"Blackbird" is my favorite for now. I don't pretend to know anything about it's provenance - I just think it's sweet and honest and a beautiful mix of melancholy and hope.

Susan

Anonymous said...

Taking broken wings and learning to fly, certainly is a hopeful goal....Blackbird is a timeless piece ( as most Beatles tunes are ) but more in a stipulated "Beatle's for the masses" kind of way......the deeper cuts, like Tomorrow ever Knows, or She's Leaving Home, for me, evoke a broader sense of emotion, from a lyrical AND auditory aspect.........but Blackbird as far as one man and a guitar.....rules.

Merry Christmas Susan.

MD

Martha D. said...

"Martha My Dear" of course!

John Schramm said...

Thanks for using my question! :o)

So many songs, but for so many reasons. HEY JUDE ("And don't you know that it's just you, hey Jude, you'll do") and LET IT BE ("There will be an answer") never fail to evoke emotion.

But my all-time favorite is NOWHERE MAN, because it features John, Paul and George sining in perfect harmony. I think Ringo sings with them in parts, maybe on the la-la-las but I'm not sure. Also features some excellent guitar rifts by George.

It's also where, in YELLOW SUBMARINE, the Beatles draft Jeremy Hillary Boob, PhD to help them defeat the Meanies.

And I think we all feel like NOWHERE people from time to time.

BW said...

Favorite Beatles song?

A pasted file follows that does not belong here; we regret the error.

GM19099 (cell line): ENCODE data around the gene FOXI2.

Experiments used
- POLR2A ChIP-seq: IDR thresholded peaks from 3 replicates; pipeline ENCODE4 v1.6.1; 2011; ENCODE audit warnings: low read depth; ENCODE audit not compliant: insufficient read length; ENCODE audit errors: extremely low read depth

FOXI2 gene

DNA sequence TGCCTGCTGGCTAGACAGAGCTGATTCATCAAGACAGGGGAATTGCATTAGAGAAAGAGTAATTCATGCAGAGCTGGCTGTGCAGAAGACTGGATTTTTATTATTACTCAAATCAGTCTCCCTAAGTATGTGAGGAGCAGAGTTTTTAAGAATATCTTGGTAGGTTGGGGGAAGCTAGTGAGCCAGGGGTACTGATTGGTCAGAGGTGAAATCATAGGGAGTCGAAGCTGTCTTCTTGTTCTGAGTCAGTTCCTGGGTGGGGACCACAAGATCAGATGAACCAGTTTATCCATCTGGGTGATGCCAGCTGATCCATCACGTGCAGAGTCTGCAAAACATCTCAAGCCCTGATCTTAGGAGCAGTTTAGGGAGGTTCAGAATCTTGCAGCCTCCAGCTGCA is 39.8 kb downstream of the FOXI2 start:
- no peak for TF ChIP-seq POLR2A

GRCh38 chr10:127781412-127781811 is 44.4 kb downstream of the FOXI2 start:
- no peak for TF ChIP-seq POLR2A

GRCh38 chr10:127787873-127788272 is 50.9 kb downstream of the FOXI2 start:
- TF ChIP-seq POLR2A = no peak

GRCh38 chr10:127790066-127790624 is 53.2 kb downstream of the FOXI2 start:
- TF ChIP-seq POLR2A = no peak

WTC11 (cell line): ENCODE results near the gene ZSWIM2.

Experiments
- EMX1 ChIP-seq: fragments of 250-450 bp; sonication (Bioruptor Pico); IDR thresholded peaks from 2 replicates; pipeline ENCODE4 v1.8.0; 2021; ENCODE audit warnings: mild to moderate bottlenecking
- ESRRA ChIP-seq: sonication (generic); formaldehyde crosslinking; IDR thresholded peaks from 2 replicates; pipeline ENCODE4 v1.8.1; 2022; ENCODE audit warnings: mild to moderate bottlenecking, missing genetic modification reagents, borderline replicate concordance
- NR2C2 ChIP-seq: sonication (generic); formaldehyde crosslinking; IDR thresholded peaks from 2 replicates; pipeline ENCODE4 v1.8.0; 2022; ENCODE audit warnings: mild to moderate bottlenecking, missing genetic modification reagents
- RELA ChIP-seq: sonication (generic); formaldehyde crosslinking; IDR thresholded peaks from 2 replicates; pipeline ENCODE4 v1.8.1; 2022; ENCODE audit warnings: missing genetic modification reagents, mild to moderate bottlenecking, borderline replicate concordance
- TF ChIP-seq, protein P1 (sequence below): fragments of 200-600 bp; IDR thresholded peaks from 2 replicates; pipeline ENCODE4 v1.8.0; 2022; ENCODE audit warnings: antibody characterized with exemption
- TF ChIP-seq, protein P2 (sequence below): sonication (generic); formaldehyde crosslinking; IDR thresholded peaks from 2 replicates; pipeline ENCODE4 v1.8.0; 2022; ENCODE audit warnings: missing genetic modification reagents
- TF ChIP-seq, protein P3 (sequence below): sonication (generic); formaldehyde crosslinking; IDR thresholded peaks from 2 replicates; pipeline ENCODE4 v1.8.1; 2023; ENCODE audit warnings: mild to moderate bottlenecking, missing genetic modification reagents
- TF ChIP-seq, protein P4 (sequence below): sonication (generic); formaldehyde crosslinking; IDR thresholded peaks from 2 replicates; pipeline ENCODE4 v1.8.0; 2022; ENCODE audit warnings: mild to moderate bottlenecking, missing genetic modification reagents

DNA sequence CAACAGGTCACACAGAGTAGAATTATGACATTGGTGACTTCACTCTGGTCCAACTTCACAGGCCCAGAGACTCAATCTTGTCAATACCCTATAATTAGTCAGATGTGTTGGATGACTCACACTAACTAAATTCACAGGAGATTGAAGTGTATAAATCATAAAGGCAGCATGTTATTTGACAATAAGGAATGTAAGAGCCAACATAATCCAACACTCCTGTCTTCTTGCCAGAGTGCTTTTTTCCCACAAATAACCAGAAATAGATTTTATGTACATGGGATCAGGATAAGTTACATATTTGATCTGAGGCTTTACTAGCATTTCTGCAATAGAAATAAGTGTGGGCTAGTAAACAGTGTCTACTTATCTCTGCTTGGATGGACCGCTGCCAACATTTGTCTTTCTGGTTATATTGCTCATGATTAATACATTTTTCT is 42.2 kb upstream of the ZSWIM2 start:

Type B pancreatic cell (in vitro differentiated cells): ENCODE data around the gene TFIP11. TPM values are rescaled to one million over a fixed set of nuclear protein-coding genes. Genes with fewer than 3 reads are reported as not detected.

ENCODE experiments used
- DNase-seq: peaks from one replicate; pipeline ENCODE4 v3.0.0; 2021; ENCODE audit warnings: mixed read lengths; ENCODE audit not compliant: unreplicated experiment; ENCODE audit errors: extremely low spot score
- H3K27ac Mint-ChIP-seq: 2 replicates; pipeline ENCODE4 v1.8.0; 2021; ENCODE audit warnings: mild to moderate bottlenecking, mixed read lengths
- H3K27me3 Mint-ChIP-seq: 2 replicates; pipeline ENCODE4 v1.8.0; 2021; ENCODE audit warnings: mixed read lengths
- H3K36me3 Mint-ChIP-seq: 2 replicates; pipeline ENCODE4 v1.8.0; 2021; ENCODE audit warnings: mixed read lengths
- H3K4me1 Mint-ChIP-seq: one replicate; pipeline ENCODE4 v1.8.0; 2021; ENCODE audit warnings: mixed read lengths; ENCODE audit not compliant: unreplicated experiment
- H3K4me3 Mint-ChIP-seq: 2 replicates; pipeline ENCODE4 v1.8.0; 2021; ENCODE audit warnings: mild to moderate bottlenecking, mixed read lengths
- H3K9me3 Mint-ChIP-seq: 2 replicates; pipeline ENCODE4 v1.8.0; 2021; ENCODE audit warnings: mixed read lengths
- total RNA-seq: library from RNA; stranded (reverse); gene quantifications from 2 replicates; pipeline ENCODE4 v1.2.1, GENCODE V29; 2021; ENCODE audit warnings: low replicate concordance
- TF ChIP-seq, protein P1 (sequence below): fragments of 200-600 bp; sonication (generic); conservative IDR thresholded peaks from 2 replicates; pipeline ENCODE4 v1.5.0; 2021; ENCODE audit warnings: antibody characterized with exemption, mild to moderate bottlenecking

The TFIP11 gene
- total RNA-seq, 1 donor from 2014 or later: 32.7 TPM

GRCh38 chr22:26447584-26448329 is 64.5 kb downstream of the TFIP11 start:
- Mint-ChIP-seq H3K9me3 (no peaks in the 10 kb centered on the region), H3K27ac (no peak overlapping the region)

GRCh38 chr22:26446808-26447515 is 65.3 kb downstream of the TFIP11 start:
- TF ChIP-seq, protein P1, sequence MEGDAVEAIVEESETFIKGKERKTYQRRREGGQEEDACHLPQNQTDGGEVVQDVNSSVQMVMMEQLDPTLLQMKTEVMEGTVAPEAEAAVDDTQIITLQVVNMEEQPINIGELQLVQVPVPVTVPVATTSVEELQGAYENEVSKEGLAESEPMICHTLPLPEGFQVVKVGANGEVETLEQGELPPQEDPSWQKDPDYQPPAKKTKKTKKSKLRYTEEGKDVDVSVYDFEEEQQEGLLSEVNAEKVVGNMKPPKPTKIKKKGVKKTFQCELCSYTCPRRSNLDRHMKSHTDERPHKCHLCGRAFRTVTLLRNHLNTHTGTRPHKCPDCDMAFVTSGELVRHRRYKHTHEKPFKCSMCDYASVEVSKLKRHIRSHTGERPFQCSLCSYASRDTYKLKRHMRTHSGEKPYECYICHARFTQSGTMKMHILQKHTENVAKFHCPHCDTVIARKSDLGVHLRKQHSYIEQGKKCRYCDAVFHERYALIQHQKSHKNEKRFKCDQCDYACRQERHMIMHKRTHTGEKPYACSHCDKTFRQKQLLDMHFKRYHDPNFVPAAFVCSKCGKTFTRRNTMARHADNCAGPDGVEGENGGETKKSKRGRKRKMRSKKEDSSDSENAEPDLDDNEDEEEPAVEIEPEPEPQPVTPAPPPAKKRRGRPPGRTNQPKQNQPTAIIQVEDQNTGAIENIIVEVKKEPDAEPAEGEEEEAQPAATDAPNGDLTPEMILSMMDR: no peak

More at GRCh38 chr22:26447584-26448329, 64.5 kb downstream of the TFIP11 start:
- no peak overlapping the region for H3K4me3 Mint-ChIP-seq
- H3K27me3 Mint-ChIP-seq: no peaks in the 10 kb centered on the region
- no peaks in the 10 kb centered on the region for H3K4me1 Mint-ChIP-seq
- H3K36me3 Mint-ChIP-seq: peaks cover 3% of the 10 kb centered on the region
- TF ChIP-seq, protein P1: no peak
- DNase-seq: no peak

"I Will." Simple and sweet.

AnswerGirl said...

All good choices. Other friends voted for "Hey Jude," "Eleanor Rigby," "She Loves You," and "You Never Give Me Your Money."

Other songs on my short list: "All You Need is Love," "Julia," "She's Leaving Home," and "Two of Us."

Anonymous said...

Clair, doll,

I am shocked that no one so far has pointed out that "You've Got to Hide Your Love Away" is a Lennon/McCartney tune (really one of John's). The best George could do in those early years was crap like "If I needed Someone" (he got better later, though...

You are still my favorite blogger despite this contretemps.

Love,

Scott P.

Tutorialblog said...

"A Day In The Life"

for sure

Chris
My Photocommunity

AnswerGirl said...

Good grief, Scott, you're right! I'm mortified! I'll go up and modify the post accordingly; in my own defense, I'm on the road and haven't had access to my copy of HELP, so I didn't have a chance to confirm this before I posted.

Sheesh... I'm so embarrassed. It's still my favorite Beatles song, with "A Day in the Life" a close second.

Tom Ehrenfeld said...

Well, I kinda did notice the error but chose not to weigh in....but now that we're on the subject of George, I'll always have a sweet spot for his vocals on I'd Be Happy Just to Dance With You. (And the Beatles generally sang the songs they wrote, but in this case I could be wrong about everything.)

Ellen, picking one top Beatles song is just not fair. So I choose five. Like you, I place You've Got to Hide Your Love Away on the list. And then the sheer thrill of I've Got A Feeling (even though it's kinda messy for the Beatles). The langorous beauty of I'm Only Sleeping. In My Life. Oh, In My Life. And then, of course, not simply as the background music to the most exuberant movie scene ever, but for the pure joy of it all, Can't Buy Me Love.